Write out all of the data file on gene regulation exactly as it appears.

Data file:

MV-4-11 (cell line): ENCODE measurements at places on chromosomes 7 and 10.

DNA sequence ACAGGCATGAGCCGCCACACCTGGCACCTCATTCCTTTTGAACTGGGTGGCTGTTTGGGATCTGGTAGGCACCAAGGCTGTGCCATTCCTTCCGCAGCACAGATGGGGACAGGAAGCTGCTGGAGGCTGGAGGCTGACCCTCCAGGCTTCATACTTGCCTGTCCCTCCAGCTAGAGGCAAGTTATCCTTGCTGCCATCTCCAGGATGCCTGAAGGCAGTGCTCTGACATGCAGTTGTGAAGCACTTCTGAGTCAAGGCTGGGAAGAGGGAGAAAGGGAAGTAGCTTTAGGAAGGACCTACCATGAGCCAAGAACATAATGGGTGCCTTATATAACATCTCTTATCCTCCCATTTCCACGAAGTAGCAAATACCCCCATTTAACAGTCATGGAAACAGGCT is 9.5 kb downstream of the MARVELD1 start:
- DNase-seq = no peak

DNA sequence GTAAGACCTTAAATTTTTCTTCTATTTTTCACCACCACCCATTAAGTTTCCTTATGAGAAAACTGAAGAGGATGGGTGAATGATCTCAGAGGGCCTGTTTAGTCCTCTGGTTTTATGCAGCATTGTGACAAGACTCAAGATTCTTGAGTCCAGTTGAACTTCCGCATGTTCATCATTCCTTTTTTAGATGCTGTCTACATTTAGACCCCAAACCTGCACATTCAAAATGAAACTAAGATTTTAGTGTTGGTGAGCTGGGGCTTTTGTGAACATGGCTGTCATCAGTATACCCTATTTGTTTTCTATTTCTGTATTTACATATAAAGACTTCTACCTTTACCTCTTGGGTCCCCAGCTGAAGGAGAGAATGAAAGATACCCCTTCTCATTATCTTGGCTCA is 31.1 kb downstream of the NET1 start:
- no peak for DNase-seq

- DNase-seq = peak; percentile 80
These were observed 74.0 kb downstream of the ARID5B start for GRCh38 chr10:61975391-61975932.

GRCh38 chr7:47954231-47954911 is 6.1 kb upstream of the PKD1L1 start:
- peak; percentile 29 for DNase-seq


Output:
MV-4-11 (cell line): ENCODE measurements at places on chromosomes 7 and 10.

DNA sequence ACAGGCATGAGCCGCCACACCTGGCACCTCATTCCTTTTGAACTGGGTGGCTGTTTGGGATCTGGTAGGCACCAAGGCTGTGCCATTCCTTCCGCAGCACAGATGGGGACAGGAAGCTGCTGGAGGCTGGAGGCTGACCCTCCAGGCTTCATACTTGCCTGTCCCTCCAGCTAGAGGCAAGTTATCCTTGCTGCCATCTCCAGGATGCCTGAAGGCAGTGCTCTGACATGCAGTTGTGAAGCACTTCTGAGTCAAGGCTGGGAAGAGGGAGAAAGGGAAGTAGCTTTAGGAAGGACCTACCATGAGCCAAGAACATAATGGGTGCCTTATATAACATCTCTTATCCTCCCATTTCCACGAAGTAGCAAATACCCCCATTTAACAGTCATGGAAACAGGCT is 9.5 kb downstream of the MARVELD1 start:
- DNase-seq = no peak

DNA sequence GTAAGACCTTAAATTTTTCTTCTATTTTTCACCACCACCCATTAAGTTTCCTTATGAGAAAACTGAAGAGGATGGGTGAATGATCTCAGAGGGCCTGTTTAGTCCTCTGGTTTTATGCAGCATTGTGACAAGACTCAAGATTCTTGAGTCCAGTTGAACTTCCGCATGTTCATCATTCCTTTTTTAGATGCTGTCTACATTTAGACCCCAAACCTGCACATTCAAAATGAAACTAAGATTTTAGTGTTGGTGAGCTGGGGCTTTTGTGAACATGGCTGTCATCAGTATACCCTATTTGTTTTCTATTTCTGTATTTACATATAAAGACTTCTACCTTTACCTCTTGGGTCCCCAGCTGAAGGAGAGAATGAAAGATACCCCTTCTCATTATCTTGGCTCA is 31.1 kb downstream of the NET1 start:
- no peak for DNase-seq

- DNase-seq = peak; percentile 80
These were observed 74.0 kb downstream of the ARID5B start for GRCh38 chr10:61975391-61975932.

GRCh38 chr7:47954231-47954911 is 6.1 kb upstream of the PKD1L1 start:
- peak; percentile 29 for DNase-seq